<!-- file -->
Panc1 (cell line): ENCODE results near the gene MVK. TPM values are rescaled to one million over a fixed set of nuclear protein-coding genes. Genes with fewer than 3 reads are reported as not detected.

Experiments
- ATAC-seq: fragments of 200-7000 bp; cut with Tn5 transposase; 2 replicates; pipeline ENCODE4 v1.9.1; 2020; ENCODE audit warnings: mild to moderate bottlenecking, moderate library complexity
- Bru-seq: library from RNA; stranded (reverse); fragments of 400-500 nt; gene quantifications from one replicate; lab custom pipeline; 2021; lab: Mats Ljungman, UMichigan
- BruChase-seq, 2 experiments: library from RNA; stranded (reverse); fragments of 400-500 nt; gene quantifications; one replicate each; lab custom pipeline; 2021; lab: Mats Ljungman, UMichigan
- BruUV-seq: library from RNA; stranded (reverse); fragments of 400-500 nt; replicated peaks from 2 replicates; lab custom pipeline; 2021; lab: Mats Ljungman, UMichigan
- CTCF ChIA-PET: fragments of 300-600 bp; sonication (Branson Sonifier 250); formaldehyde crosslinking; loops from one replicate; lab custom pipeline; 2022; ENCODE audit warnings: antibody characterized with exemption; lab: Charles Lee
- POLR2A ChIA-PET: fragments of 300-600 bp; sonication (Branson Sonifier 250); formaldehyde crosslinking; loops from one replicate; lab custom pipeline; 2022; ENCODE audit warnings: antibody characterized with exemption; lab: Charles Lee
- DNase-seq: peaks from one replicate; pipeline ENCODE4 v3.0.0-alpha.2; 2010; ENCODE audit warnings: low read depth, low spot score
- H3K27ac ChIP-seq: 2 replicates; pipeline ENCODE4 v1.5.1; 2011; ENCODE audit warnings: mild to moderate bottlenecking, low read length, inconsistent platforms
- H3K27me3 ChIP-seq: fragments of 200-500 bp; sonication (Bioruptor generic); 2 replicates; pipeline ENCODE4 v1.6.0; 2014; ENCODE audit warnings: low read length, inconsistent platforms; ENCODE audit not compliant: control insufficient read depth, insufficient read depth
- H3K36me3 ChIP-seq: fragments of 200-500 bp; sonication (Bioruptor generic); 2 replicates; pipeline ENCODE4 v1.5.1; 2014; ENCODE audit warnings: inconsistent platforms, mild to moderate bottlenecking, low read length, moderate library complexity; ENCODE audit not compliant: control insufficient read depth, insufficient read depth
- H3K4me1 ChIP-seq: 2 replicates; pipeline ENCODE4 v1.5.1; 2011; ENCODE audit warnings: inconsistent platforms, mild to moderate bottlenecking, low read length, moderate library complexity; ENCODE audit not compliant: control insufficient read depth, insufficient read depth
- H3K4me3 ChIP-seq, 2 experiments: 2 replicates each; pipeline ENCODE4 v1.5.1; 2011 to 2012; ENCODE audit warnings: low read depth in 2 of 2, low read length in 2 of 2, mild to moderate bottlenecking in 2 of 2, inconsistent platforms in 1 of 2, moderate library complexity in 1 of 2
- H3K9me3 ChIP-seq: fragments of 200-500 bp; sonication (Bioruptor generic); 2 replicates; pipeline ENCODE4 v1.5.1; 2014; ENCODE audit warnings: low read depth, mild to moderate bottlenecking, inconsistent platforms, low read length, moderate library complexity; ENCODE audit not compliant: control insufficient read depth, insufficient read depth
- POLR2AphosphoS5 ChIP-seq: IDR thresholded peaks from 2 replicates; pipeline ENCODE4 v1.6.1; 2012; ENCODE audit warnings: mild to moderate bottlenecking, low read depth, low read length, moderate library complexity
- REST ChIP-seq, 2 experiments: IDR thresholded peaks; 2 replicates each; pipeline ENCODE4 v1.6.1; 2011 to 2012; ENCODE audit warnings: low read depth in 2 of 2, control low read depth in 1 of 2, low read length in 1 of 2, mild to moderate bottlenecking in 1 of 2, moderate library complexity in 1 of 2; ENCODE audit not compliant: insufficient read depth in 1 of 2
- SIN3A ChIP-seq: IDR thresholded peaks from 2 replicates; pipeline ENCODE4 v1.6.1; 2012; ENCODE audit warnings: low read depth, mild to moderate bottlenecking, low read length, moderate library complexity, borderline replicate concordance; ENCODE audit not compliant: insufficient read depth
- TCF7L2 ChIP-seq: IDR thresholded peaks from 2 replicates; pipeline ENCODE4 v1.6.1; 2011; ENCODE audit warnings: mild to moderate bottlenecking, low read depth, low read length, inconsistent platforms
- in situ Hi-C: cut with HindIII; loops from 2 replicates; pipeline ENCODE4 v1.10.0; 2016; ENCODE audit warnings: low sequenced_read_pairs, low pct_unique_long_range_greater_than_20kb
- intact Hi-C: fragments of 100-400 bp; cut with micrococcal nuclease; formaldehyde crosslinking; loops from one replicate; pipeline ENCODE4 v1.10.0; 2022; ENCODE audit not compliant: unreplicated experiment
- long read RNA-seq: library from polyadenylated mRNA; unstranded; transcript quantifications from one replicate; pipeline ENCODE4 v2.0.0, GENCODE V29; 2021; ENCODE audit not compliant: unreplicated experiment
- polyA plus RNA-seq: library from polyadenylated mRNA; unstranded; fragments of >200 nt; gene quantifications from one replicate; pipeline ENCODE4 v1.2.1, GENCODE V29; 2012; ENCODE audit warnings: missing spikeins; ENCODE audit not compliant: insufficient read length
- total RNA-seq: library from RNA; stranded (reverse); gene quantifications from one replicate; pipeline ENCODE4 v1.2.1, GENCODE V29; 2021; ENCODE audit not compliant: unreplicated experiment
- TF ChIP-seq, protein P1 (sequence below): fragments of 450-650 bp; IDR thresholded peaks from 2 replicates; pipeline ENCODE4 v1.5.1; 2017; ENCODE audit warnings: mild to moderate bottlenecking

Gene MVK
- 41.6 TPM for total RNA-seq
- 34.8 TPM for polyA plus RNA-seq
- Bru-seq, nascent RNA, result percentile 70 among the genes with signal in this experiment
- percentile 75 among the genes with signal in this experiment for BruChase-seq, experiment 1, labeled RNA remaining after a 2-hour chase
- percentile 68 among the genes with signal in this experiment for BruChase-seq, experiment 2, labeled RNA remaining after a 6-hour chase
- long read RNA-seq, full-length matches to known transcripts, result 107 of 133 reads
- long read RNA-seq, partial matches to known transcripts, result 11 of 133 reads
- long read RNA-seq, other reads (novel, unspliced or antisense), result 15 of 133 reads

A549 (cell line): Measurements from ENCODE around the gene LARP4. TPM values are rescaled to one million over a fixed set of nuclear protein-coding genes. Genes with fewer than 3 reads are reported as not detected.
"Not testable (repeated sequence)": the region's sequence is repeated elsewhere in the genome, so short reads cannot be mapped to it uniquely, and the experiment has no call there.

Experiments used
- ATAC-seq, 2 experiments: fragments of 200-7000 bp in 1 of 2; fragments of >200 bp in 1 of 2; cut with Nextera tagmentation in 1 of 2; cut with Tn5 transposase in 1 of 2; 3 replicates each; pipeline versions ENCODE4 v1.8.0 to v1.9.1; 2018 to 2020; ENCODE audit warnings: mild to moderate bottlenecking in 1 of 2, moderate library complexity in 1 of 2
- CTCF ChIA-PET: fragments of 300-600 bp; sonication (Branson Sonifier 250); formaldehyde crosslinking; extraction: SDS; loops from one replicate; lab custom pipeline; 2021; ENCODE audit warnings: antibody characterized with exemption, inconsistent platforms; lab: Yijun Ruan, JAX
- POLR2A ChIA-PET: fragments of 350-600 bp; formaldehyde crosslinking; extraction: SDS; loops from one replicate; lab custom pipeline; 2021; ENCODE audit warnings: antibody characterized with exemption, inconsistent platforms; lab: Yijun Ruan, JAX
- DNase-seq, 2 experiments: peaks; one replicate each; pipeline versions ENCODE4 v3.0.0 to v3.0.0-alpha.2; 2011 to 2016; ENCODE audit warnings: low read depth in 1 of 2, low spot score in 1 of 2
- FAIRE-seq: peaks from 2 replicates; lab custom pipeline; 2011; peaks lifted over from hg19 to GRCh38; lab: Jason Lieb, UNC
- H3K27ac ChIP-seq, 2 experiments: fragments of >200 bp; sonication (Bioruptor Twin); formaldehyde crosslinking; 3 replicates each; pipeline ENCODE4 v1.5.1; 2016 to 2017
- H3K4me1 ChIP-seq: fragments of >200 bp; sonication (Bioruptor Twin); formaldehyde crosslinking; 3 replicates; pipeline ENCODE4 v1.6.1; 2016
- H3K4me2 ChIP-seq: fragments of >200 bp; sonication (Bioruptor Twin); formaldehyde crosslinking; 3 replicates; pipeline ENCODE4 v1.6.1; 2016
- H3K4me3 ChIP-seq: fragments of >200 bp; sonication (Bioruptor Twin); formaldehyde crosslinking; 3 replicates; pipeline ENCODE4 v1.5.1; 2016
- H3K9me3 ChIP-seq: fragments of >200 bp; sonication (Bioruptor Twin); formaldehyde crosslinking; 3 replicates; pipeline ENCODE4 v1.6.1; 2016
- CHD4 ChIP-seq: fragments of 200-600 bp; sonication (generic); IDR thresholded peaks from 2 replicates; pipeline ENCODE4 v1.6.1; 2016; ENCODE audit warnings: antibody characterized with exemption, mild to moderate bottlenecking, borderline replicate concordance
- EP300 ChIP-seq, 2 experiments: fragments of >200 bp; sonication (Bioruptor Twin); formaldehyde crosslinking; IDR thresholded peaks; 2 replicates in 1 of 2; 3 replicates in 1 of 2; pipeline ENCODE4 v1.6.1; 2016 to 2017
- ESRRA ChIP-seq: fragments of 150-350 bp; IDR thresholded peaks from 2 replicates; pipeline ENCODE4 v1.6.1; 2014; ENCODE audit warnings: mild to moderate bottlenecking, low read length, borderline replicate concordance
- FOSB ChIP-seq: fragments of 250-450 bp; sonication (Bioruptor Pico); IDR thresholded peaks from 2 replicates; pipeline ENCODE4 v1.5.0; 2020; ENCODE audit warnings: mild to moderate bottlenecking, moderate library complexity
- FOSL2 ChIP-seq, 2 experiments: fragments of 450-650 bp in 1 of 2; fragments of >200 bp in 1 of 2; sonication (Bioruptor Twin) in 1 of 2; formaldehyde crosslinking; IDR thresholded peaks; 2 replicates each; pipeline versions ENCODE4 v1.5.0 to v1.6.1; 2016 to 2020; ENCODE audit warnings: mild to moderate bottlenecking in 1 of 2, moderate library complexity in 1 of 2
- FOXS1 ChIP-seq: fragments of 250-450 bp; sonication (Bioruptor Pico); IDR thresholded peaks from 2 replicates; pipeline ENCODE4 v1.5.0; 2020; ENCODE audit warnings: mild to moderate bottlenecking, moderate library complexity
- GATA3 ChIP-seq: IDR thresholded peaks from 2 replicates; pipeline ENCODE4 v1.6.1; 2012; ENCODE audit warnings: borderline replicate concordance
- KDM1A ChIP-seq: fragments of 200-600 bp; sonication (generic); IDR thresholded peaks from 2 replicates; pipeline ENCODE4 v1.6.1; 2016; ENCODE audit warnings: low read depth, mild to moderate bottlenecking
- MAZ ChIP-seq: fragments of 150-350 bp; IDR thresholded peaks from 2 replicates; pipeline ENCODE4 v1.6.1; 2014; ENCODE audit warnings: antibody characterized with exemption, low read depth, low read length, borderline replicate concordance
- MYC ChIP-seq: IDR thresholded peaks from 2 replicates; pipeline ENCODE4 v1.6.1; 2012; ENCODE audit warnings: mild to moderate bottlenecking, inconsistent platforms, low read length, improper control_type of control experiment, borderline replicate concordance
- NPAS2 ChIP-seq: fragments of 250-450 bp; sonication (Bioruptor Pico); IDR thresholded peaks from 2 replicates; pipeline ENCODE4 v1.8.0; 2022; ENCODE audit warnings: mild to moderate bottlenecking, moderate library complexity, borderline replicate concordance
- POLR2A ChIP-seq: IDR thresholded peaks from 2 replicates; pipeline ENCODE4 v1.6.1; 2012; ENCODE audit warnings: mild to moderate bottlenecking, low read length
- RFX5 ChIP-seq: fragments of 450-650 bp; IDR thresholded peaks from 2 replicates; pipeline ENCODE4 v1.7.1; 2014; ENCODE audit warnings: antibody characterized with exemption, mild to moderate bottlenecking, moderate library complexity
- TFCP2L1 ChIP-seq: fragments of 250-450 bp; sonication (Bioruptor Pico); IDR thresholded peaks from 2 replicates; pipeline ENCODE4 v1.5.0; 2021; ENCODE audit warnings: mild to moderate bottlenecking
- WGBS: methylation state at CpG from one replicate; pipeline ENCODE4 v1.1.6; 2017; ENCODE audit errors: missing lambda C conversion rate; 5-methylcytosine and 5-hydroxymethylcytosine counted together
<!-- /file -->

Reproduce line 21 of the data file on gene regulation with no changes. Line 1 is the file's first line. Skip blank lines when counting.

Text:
- intact Hi-C: fragments of 100-400 bp; cut with micrococcal nuclease; formaldehyde crosslinking; loops from one replicate; pipeline ENCODE4 v1.10.0; 2022; ENCODE audit not compliant: unreplicated experiment